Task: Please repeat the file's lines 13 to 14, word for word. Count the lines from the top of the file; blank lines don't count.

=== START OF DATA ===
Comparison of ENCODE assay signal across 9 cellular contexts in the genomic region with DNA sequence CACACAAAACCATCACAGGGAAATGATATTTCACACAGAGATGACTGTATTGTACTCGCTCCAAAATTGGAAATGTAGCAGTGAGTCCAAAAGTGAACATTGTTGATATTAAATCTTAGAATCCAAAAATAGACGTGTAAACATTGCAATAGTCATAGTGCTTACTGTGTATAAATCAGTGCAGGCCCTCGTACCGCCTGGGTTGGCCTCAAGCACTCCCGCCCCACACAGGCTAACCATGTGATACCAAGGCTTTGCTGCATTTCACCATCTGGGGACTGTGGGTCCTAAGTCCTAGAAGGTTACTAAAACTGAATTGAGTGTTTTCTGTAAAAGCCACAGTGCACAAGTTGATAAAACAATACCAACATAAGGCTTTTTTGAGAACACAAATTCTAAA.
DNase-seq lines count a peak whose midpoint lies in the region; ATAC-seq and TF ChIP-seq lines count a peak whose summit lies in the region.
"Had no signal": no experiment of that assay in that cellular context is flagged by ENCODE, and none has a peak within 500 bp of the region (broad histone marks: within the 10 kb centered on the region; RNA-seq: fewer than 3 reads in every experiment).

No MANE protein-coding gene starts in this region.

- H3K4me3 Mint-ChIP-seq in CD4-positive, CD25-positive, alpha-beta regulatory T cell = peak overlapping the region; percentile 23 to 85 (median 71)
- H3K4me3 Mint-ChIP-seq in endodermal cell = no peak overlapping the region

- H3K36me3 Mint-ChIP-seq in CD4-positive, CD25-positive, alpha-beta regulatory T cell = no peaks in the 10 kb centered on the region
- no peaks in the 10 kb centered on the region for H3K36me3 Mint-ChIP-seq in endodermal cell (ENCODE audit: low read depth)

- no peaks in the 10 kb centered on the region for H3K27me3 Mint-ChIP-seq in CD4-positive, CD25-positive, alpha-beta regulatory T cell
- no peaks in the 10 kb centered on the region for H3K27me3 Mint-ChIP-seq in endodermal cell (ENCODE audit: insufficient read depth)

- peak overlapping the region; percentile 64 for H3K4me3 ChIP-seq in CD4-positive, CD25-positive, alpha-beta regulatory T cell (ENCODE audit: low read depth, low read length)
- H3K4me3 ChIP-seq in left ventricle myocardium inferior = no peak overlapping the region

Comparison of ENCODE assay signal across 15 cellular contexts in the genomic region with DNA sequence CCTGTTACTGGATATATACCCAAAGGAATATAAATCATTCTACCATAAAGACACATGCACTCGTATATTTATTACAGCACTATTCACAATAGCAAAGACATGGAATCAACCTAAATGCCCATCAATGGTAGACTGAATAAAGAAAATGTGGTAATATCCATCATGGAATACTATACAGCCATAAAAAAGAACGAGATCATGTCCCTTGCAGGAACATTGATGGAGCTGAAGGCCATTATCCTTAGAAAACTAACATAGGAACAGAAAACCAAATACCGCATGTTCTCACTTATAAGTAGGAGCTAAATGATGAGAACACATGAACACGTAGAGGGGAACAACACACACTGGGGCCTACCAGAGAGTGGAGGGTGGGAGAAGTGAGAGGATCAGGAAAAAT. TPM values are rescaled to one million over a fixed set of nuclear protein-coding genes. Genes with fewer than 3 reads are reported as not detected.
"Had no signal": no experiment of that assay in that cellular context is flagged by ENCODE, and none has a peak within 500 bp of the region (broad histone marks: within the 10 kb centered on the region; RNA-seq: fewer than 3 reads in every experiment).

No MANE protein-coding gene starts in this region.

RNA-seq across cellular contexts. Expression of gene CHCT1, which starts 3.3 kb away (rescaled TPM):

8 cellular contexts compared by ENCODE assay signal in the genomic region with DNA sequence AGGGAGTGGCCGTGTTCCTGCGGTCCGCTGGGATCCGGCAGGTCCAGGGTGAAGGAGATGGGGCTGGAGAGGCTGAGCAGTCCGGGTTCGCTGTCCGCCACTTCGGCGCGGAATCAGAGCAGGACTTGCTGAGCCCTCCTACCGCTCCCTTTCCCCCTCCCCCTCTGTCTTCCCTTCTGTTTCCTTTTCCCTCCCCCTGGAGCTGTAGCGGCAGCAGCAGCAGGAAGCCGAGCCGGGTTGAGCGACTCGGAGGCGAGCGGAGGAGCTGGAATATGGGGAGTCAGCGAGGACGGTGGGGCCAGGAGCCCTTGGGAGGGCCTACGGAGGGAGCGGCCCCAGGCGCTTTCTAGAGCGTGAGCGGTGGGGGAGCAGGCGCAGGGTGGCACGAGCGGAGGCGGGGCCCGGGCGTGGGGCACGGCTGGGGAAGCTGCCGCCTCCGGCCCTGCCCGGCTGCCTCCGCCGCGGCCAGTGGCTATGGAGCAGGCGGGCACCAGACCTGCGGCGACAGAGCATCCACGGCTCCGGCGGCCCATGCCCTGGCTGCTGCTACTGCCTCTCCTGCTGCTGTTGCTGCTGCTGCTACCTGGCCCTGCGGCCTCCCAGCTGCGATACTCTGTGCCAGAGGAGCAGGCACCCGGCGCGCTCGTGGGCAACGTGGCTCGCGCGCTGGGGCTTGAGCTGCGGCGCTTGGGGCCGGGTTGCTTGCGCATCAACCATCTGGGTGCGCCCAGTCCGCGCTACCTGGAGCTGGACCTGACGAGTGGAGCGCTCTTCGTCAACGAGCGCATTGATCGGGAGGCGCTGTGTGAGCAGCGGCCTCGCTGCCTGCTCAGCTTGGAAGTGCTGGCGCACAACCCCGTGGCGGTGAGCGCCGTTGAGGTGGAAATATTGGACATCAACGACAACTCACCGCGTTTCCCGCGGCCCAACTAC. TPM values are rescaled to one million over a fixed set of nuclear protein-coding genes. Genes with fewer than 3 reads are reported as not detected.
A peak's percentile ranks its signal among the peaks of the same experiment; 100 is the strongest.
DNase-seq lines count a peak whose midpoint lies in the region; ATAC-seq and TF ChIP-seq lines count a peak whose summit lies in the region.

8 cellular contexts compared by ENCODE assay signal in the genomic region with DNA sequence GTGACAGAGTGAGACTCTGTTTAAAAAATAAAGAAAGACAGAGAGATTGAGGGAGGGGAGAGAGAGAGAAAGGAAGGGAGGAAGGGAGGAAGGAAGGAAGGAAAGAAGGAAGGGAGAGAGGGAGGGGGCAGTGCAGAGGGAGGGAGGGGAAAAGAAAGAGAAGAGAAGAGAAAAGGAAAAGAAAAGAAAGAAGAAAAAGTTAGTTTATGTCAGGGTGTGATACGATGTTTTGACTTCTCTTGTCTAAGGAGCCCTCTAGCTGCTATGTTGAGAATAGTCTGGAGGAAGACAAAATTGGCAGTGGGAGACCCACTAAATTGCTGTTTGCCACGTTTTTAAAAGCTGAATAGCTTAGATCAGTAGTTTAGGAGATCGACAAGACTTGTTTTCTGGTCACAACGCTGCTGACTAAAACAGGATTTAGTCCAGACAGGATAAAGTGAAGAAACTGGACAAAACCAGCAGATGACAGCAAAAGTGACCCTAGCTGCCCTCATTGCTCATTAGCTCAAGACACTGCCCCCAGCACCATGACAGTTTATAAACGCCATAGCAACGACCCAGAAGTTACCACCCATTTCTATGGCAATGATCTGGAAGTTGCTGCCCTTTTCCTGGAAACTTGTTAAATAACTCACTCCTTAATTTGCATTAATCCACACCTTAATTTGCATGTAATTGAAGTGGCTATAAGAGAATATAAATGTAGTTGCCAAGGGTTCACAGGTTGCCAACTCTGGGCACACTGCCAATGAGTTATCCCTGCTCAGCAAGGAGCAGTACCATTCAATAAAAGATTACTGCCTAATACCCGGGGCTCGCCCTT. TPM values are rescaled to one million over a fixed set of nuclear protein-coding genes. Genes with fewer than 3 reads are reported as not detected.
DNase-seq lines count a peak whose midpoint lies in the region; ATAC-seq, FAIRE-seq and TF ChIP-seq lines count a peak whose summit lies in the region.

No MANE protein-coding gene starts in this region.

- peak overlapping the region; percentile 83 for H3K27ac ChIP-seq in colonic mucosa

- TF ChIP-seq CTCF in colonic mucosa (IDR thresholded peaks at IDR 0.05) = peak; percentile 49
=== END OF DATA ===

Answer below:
Comparison of ENCODE assay signal across 15 cellular contexts in the genomic region with DNA sequence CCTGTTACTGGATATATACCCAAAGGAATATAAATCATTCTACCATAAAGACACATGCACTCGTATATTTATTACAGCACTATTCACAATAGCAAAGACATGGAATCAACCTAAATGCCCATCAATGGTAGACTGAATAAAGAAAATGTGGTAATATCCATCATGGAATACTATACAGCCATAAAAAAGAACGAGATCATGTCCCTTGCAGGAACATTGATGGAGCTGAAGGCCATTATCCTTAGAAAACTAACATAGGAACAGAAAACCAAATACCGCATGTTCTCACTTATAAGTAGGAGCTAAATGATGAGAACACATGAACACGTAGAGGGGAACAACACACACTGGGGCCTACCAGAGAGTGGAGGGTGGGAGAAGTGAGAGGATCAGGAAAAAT. TPM values are rescaled to one million over a fixed set of nuclear protein-coding genes. Genes with fewer than 3 reads are reported as not detected.
"Had no signal": no experiment of that assay in that cellular context is flagged by ENCODE, and none has a peak within 500 bp of the region (broad histone marks: within the 10 kb centered on the region; RNA-seq: fewer than 3 reads in every experiment).